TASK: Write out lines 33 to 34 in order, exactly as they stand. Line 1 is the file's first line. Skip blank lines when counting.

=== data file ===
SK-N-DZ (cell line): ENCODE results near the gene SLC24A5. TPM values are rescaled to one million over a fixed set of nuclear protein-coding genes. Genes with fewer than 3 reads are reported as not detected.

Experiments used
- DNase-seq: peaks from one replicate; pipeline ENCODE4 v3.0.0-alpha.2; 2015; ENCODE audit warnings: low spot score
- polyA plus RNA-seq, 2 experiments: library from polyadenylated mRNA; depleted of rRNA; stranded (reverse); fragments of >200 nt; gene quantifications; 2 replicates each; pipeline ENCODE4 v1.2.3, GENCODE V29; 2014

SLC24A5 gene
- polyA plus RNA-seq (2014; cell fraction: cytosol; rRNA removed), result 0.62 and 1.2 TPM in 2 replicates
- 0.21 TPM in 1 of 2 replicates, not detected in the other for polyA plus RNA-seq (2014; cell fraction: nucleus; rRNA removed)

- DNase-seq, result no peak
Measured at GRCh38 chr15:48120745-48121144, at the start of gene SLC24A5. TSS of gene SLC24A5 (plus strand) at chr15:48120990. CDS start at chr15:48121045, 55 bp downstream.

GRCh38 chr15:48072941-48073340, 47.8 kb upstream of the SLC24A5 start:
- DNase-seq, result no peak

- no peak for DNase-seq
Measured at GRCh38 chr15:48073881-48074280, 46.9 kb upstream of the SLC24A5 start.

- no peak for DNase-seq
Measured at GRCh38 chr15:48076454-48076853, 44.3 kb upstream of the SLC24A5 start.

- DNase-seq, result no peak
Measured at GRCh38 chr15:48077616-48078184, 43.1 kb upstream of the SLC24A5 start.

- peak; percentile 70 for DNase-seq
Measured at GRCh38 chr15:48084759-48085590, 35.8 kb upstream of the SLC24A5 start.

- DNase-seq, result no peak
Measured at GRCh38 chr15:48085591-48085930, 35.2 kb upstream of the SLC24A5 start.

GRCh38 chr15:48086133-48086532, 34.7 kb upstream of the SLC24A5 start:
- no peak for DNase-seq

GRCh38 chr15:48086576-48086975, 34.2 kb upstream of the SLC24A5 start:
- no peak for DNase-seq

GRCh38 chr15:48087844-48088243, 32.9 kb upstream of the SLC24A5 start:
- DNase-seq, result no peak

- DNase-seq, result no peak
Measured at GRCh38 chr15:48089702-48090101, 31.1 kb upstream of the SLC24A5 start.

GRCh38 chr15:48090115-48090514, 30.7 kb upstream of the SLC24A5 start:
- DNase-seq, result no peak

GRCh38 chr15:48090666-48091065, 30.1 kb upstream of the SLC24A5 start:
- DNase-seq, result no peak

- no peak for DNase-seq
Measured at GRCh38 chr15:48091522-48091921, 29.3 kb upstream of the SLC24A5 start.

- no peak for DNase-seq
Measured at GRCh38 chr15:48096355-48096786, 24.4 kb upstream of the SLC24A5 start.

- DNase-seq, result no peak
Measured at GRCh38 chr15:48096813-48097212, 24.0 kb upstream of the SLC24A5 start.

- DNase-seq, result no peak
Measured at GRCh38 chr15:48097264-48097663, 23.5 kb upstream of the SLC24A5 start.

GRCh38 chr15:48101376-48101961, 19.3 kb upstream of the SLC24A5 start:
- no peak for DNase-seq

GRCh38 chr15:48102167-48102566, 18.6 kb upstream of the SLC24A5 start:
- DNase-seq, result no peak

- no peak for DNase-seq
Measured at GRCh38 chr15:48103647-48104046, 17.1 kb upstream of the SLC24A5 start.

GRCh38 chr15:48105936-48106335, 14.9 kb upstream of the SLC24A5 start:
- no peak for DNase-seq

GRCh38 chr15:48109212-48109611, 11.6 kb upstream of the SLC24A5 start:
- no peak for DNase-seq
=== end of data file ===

- DNase-seq, result no peak

- no peak for DNase-seq